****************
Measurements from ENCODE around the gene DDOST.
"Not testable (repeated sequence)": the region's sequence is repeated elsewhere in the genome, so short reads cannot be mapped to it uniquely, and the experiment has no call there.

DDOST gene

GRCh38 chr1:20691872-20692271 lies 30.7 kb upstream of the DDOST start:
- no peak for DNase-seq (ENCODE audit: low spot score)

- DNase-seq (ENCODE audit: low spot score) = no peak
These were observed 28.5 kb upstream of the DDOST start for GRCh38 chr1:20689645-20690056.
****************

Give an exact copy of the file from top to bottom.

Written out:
Measurements from ENCODE around the gene DDOST.
"Not testable (repeated sequence)": the region's sequence is repeated elsewhere in the genome, so short reads cannot be mapped to it uniquely, and the experiment has no call there.

DDOST gene

GRCh38 chr1:20691872-20692271 lies 30.7 kb upstream of the DDOST start:
- no peak for DNase-seq (ENCODE audit: low spot score)

- DNase-seq (ENCODE audit: low spot score) = no peak
These were observed 28.5 kb upstream of the DDOST start for GRCh38 chr1:20689645-20690056.